Also lots of trouble with stairs leading to "bonus rooms" above garages, where not enough run gives stairs that end right against a door frame at the bottom.

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I've been developing a bunch of content for a site, and yes, it's really easy to go off in prose. I handed off the stuff to an editor, and they didn't even work it....they just handed it back and said "try again".

I mashed it down by 2/3's, handed it back, and then they started editing. If we're going to be relevant, we have to rethink how we do this thing.

And yes, screwed up stairs can't be fixed without tearing it out. Builders with their silly cartoons masquerading as plans are a big part of the problem.

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That's not quite what I meant, but it's good to see someone is paying attention.

You guys drilled this through my skull years ago. Less is more. Pictures with arrows and circles are king.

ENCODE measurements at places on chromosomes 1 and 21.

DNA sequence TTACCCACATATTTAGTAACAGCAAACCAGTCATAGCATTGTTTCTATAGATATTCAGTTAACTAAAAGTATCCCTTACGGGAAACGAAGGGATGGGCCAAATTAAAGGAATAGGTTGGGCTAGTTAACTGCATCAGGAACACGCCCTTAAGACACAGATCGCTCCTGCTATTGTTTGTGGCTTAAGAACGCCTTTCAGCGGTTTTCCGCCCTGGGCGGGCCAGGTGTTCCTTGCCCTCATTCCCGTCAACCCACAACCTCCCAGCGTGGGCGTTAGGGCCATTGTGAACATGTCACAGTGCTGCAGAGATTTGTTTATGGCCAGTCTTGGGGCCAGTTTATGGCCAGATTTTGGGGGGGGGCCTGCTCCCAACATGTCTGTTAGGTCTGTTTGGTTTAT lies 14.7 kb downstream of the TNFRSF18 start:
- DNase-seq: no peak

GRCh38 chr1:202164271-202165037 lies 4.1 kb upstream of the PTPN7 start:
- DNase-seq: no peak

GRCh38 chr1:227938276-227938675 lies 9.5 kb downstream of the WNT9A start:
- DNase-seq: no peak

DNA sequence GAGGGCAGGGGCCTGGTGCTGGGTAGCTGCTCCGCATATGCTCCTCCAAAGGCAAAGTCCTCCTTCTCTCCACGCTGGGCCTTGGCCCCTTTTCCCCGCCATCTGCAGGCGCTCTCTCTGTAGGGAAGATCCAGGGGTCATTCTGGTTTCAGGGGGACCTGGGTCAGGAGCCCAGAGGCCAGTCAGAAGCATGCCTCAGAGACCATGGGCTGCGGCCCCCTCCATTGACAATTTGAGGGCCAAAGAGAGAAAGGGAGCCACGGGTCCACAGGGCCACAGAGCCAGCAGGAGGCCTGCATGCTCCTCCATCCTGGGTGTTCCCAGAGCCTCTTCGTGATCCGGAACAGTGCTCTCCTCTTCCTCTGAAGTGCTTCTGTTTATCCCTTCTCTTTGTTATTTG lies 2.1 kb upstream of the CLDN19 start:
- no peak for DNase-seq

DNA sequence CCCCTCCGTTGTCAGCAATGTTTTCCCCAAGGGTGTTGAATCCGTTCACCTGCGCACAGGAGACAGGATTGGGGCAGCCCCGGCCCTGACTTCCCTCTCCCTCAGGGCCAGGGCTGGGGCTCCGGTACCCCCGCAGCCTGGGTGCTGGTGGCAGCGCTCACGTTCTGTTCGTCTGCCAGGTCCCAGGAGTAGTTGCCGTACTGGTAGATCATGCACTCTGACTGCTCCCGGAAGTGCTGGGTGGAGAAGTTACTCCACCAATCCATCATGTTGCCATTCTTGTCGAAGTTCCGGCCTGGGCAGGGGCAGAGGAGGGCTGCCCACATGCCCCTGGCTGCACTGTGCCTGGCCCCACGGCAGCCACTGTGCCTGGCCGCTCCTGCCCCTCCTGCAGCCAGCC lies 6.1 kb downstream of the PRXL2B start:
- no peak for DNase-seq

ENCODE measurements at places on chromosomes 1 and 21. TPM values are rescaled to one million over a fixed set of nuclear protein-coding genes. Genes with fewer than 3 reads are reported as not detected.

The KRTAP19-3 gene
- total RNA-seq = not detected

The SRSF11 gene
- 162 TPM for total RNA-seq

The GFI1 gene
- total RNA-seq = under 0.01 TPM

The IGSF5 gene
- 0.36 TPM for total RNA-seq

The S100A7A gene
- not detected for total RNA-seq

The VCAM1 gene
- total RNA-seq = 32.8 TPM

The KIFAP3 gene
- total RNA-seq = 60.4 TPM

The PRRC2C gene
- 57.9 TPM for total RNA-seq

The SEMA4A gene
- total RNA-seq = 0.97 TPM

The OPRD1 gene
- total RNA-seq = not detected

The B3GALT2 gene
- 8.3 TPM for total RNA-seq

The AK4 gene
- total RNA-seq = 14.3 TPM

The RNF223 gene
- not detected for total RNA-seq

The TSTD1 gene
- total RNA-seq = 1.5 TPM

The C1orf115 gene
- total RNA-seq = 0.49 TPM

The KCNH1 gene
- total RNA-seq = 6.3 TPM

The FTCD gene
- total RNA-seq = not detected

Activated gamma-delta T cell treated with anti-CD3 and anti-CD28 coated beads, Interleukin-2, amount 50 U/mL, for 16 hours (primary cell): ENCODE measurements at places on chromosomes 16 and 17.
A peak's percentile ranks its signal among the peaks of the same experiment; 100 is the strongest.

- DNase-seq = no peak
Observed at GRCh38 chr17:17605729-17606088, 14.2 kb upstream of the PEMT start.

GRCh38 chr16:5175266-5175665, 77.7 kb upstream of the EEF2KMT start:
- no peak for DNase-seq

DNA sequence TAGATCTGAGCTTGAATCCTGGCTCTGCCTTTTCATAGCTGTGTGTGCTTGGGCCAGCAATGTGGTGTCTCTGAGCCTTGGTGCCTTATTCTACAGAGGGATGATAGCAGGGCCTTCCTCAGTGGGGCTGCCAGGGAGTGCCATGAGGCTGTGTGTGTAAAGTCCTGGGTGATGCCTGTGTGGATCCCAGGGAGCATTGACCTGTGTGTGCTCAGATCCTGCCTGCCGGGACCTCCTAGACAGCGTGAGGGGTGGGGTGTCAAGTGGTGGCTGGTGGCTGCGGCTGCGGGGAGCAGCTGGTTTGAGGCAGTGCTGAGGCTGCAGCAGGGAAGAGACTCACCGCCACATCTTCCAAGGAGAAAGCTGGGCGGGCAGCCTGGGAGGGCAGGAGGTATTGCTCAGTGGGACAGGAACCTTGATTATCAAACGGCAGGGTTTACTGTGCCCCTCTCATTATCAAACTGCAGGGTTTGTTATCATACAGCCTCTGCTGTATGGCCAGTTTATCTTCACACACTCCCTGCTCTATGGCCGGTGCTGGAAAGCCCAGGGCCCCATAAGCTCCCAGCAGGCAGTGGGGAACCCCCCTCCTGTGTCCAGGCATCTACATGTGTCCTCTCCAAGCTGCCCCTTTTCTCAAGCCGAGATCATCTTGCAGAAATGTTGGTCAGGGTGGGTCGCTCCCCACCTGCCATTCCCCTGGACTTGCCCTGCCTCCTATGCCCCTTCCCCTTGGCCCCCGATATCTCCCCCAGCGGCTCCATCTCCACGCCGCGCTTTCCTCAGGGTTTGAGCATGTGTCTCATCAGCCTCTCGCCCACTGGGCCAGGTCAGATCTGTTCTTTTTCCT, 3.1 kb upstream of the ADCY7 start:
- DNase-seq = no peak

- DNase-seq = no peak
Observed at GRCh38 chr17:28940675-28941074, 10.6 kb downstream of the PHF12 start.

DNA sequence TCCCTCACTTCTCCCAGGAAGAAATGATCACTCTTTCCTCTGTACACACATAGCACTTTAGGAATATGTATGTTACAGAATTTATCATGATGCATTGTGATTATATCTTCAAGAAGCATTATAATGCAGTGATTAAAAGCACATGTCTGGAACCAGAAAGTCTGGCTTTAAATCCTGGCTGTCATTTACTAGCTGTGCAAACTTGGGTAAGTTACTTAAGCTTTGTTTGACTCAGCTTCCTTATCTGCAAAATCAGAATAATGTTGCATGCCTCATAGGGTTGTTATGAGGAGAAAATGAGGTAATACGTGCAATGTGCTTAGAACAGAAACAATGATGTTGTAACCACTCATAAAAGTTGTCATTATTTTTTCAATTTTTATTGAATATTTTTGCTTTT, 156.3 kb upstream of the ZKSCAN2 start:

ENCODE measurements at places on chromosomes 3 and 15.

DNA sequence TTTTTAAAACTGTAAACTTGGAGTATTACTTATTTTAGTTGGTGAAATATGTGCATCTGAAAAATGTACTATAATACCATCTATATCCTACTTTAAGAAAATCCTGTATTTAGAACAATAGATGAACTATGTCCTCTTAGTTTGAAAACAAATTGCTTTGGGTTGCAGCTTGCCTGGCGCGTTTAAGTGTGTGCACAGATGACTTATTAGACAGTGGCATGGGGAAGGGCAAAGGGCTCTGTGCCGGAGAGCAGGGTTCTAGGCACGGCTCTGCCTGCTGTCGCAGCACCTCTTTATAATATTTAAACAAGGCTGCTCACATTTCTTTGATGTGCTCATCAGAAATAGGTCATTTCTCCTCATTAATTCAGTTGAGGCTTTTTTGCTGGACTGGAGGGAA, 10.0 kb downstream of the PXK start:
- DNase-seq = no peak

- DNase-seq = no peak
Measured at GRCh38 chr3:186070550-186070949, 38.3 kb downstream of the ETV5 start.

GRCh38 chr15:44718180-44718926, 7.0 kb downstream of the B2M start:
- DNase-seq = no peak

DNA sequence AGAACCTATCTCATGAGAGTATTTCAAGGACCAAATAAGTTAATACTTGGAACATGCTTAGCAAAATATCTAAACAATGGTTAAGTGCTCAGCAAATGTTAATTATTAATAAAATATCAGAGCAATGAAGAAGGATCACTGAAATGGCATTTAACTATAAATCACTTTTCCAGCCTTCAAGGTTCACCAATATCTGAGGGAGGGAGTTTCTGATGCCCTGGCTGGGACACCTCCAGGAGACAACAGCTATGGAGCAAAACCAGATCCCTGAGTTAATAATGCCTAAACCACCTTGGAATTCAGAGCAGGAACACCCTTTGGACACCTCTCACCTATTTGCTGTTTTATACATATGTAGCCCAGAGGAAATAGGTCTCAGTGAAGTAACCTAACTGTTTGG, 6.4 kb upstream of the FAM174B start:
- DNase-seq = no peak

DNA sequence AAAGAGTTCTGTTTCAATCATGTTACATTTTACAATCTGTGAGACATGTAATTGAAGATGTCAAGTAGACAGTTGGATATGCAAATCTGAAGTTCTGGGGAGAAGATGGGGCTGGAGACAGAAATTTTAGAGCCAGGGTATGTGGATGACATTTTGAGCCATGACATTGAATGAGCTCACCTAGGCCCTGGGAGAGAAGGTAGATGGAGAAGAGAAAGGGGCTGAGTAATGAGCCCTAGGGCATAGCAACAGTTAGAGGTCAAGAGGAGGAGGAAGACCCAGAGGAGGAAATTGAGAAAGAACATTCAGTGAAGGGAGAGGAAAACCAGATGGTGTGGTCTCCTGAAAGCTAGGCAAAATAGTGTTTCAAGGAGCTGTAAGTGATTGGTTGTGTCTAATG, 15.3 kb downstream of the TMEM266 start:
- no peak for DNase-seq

I'm a firm believer in the practice of "Erbonics."

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I don't care if they ever fix them, Jim.

I'm an educator, not an enforcer.

I recommend. They choose.

That's why it says "repair/replace as you and he agree would be best "

And yes, as Kurt said, stairs can be fixed.

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Thanks for posting the pdf illustrated, Erby. It was an update from one I had on file.

I thought Kurt agreed with me that screwed up steps cannot be fixed without tearing them out. Even if you do tear them out, you still don't have enough total run, which leaves you cutting into the floor system after moving some walls, if the floor plan allows it.

The last thing I want to do for my clients is tell them to "call somebody". I get paid for more than that. People use google to find out who to call.

I use code references as a way to declare things unsafe. The code reference simply indicates the gravity of the situation, because codes cannot be enforced in retro. The lawyer for an AHJ I worked for said that after the CO is issued the local authority should not touch it with a ten foot pole.

I don't care if they ever fix them, Jim.

I'm an educator, not an enforcer.

I recommend. They choose.

That's why it says "repair/replace as you and he agree would be best "

And yes, as Kurt said, stairs can be fixed.

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The last thing I want to do for my clients is tell them to "call somebody". I get paid for more than that. People use google to find out who to call.

Exactly. I seldom refer to anyone.

Marc

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  • 11 months later...